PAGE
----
What Happens When You Help a Mom Through a Struggle

If you are a parent, chances are good that there will come a time when you feel like you’re failing miserably. As a matter of fact, it is almost certain that you will feel like this multiple times- daily.  And some of those times will feel larger than life.

I had one of those moments recently- ok, scratch that.  I have had A LOT of those moments lately, but there’s just one in particular that I’m going to talk about right now.

A few weeks ago,  I decided to call our pediatrician for help in dealing with some behavioral challenges in our four-year-old that we had been battling for months with no progress.  Now, it informs this story to know that before I was a stay-at-home mom, I was an elementary school teacher for ten years. I mean, I am licensed and certified to to teach kids my son’s age. This struggle didn’t just get at my mama’s heart, this got into the core of who I had believed myself to be for my entire life. I’m supposed to be able to handle kids.  Oh, the SHAME!!!  The QUESTIONING EVERYTHING ABOUT MYSELF. This ran deep, y’all.

So, after I hung up the phone with the pediatrician, I did what any mother in my position would do and promptly navigated to an online moms community on Facebook to lay it all out for them. That may seem counterintuitive at first, we all know the interwebz to be a particularly judgmental place these days and the mud that we mothers sling at each other from behind the safety of our computer screens is the stuff of legend. So it may not seem like the most logical thing for me to have done.

But these girls are different. I knew that I could count on these, my people, to come alongside me with exactly the right approach to speak into this struggle for me. I knew I could find hope, encouragement, and solidarity with these girls.

And they did not disappoint. Those women knew exactly how to speak to me in that moment. Their words shone light into my darkness, grabbed me by my collar and pulled me back up to my feet in a moment that had brought me to my knees.  How did they accomplish this amazing feat of sisterhood? I have spent many hours mulling over that question in the time that has passed since then and I think it comes down to four major points that are worth keeping in mind for all of us as we try to love each other better:

  1. They affirmed my struggle- It goes SO FAR for us moms (or anyone, really) to hear someone tell us that we are struggling not because we suck, but because the things that we are doing are JUST PLAIN HARD!   When we wade into the trenches of parenting, all of our own warts can seem larger and it can seem like our struggles are all OUR FAULT. To hear someone say, “This is hard stuff, man. It’s not just you” is like shining a light on our struggles that makes them seem just a little bit more manageable.

  2. They told me I wasn’t alone-  A wise friend of mine said in a recent Facebook status that “Me, too” are the two most important words a struggling mama can hear.  To know we aren’t alone, that other people have gone through it as well (and survived!) is sacred in any struggle and momming is no exception. Sometimes, we can be anxious to keep up our own Persona of Perfect Parenting that we are scared to say the words “Me, too” to another mom. But these moms aren’t like that. They said things to me like, “We struggled with that as well with my daughter”  and “Oh, no! My son is just starting to do that, please tell me what you learn.”  Knowing I wasn’t alone gave me so much peace.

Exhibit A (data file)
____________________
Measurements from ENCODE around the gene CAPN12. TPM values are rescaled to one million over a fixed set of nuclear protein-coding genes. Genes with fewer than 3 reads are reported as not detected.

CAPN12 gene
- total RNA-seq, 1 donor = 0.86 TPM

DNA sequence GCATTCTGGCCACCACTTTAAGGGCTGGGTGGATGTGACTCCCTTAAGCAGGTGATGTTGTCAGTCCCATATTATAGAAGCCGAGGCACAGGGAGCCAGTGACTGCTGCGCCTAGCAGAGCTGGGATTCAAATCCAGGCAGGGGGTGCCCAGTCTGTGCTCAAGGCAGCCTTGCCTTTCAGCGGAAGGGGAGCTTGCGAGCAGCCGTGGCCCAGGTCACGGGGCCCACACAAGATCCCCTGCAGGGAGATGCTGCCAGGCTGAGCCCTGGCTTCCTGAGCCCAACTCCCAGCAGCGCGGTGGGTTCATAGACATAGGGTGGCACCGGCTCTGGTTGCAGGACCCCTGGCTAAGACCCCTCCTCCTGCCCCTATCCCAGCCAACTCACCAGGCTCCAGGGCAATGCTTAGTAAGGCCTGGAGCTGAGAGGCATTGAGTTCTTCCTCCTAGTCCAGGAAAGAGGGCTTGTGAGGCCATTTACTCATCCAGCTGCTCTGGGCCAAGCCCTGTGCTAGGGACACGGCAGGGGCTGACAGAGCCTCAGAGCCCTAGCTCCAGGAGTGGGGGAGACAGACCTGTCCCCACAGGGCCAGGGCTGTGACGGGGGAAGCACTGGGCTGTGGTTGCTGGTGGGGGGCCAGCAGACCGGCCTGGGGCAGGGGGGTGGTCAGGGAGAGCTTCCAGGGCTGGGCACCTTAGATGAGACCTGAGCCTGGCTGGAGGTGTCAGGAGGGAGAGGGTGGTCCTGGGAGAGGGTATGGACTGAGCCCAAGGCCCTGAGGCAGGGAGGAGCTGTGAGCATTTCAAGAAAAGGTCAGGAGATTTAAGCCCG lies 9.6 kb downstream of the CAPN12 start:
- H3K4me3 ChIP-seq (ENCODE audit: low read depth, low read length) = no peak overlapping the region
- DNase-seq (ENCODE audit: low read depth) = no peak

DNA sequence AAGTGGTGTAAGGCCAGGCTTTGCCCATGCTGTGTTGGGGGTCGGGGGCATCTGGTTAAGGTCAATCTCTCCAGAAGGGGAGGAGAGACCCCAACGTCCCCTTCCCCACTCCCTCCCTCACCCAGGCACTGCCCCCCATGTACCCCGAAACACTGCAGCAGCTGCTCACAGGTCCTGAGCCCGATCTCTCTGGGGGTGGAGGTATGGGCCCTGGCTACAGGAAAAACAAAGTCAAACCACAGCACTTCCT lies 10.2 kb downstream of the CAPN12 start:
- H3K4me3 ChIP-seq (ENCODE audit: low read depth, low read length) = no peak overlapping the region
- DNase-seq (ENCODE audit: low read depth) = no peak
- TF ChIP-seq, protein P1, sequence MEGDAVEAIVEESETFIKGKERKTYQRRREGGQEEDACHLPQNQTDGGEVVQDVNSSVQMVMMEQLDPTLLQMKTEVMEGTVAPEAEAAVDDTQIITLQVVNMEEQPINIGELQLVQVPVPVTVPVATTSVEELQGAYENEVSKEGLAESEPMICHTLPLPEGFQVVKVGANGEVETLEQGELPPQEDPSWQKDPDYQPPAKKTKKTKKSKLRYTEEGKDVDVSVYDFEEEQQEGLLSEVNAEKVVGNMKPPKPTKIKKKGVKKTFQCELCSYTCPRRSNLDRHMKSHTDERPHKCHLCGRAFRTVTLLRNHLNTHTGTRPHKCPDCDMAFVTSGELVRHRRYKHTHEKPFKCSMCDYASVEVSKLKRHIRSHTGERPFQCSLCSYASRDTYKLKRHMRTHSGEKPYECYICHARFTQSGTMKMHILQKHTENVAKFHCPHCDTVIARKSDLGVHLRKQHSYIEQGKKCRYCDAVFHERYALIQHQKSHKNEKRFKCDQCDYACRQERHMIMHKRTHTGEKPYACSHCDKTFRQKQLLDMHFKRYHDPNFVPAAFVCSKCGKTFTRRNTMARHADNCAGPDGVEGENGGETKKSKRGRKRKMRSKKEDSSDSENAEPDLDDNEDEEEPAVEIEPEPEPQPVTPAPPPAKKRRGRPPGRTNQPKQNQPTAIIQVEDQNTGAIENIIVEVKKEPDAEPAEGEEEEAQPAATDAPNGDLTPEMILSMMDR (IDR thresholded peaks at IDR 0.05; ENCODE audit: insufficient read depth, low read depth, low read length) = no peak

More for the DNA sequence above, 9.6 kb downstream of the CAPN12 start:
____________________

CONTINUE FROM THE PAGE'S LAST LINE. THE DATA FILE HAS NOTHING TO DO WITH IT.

3. They pointed out what I was doing right-   The things we think we are doing wrong can feel SO BIG that we can lose sight of all we are doing right. To be reminded that we are, in fact, not doing exactly everything wrong and to know that OTHERS SEE US DOING THINGS RIGHT is huge. “That is so great that you are willing to reach out for help, he will be so much better for you having made that phone call.” “I admire the way you aren’t blaming him for his responses, I struggle to do that in the moment.” “Way to use your resources, mama.  Let me know what the doctor says!”  Hearing voices from the outside that affirmed me did the work I could not to silence the voices on the inside that were tearing me down.

  4. They offered their advice from next to me, not from above me-  Not too many of the moms moved past the commiserating and affirming into the area of giving advice, but those who did so did it with breathtaking grace.  They didn’t try to convince me that they had it all figured out, they sat with me as equals and offered what they had learned from their position in the trenches. ” There was no, “Well, you just need to…” or “Well, this works every time for me…” or “If you just did _______ this wouldn’t be a problem.” One of the women is a professor of child development at a major university (trust me, you’ve heard of it. Think SEC) and even she said, “Here is what I learned through struggling through this myself.” I can’t tell you how much it means to have advice offered from someone who you know is not judging you because she has been there herself.

Those four points have changed how I speak to other moms in their tough moments.  When I see a mom struggling to make sense of her challenges, I no longer run in wielding sage advice and rush to lay it at her feet. Instead, I sit with her, affirm her, acknowledge her struggle, and only then do I set to the work of sharing anything I may have learned from my own experiences. I don’t know if it makes the same difference to my sister-moms as it did to me, but I’m giving it my best shot anyway. And to those wonderful women who changed my world that day, I want to say THANK YOU!  You made a difference to me and gave me the courage and confidence to tackle my challenges with renewed strength, ready to give the best to my kids because you ladies gave your best to me.